Has SEECS Got Talent? Yes, It Has!
On the evening of the 18th of October, the serene section of SEECS that surrounds its famous dolphin fountain was not serene anymore. Instead, it was filled with glimmering lights, food stalls, sound equipment, a set of judges, and a lively crowd facing a stage to be filled by eager, talented contestants. There was a cacophony of tunes, a colorful display of life, and an aroma of food — this was SEECS Got Talent, organized by SEECS’ Student Government Association (SGA).
You could say that the timing was right; it was the week after the OHTs which left many students a little bewildered by some of the results that came in. “SEECS Got Talent was a nice getaway from all of that,” said one of the students who attended. Areeb Amir Raza Chaudry Nisar Ali, a sophomore of BS Computer Science, added, “I found the performances impressive”.
There was a multitude of acts that were performed. Most of them were wonderful displays of singing that rung well to the ear, both in English and Urdu. The opening act was a cover of Ed Sheeran’s “Perfect”, sung by Ali Tariq. Most notable of all was the second-place winner, Ahsen Ali, who sang a powerful rendition of “Tu Kuja Man Kuja” that left the crowd and judges thoroughly impressed.
Singing was not the only thing on stage; Naima Asif, a final year student, showed the skills of her mind by solving four Rubix cubes in less than three minutes, something that was especially exciting against a background of colored lights and progressively upbeat music.
This wasn’t her debut performance either; she also amazed crowds at a previous edition of the SGT where she solved two Rubix cubes in three minutes, only to break her own record this year.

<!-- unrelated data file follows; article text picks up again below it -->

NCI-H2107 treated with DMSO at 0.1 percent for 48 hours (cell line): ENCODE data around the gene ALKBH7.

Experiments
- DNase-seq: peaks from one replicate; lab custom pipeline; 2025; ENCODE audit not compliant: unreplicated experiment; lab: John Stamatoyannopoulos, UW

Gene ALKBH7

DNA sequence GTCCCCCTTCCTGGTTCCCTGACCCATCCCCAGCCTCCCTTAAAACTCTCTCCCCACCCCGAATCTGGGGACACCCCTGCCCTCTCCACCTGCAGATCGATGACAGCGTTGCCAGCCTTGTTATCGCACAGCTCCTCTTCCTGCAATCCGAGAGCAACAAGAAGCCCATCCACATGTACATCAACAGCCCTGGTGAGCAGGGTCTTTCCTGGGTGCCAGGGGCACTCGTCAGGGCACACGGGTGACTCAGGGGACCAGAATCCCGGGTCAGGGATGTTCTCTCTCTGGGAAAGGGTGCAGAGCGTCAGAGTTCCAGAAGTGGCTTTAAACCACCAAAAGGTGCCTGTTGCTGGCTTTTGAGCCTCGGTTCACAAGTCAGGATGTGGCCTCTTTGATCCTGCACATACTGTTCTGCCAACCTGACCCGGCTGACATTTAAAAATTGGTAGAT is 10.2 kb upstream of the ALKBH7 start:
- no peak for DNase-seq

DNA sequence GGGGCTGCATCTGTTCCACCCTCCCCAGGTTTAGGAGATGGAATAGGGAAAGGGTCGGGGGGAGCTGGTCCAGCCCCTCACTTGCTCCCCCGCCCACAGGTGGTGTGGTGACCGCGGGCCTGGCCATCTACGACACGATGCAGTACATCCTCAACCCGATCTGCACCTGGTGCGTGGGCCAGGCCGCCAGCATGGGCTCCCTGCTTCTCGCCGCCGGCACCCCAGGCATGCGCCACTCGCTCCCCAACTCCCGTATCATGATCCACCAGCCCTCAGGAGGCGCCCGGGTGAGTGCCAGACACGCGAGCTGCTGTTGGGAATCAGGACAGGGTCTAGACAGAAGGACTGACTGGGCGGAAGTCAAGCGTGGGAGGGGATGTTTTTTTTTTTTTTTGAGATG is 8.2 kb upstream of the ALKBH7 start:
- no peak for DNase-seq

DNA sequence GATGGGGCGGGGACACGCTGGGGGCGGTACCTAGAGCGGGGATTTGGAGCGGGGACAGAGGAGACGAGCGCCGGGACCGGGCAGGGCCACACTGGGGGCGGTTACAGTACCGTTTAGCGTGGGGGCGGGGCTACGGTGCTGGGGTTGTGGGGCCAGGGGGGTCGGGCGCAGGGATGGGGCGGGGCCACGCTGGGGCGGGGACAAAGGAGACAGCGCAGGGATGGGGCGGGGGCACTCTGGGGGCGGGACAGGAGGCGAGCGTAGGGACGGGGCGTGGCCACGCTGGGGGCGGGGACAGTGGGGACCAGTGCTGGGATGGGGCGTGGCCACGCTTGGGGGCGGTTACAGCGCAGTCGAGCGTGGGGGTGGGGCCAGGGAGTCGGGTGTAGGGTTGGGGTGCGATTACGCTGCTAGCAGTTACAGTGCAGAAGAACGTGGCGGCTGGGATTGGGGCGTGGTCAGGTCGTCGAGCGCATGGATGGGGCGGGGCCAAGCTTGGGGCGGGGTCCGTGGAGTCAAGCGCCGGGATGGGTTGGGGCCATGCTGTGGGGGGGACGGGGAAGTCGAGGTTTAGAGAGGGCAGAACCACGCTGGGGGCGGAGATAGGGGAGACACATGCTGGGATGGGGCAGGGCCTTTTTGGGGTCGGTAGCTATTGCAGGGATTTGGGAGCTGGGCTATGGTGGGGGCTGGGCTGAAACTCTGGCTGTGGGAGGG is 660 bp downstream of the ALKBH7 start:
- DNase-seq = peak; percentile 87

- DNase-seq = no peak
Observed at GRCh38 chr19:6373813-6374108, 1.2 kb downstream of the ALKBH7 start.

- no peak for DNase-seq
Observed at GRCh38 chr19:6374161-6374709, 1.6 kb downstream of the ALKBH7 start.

If not the voice or the brains, motion played its part, too. Khwaja Abdul Ahad braced the audience for an electrifying, almost cyber-punk, a dance routine that offered as a blend of at least the robot and the breakdance. It also transitioned into an impressive dance cover of the King of Pop, Micheal Jackson. The audience liked that. Everyone liked that.
And, of course, as with many events, a random outburst of multiple people dancing to Nach Punjaban occurred throughout.
Nevertheless, vocal talent made itself the star of the show. A freshman, Arshan Tawhidi, blew everyone away with his skills on the mic, especially with his ability to hit the high note, when he sang Cold/Mess. Deservedly, he won third place.
Vocal talent didn’t only consist of singing — a few poems were recited, too. The one that elicited the best reaction was perhaps a humorous poem by Nawaz Niazi, who made friendly jibes at many things, especially the city of Lahore. So, it could be said that SGT had almost everything; sound, brains, motion, and humor.
The only thing missing is instruments, and that was taken up by the first-place winner of the entire competition – Ali Chishti, with his fingers engaging in a soothing piano melody: a medley of songs, including John Legend’s All of Me, played well alongside the noticeable cooling of Islamabad’s weather.
SEECS Got Talent was definitely an event that proved its own name, and it’s clear that first-timers to the event will be looking forward to it next year. This article could not do justice to all the talent that showed itself on that day, but it can serve as a good notice that you, perhaps, cannot underestimate what the students of SEECS and the SGA have to offer.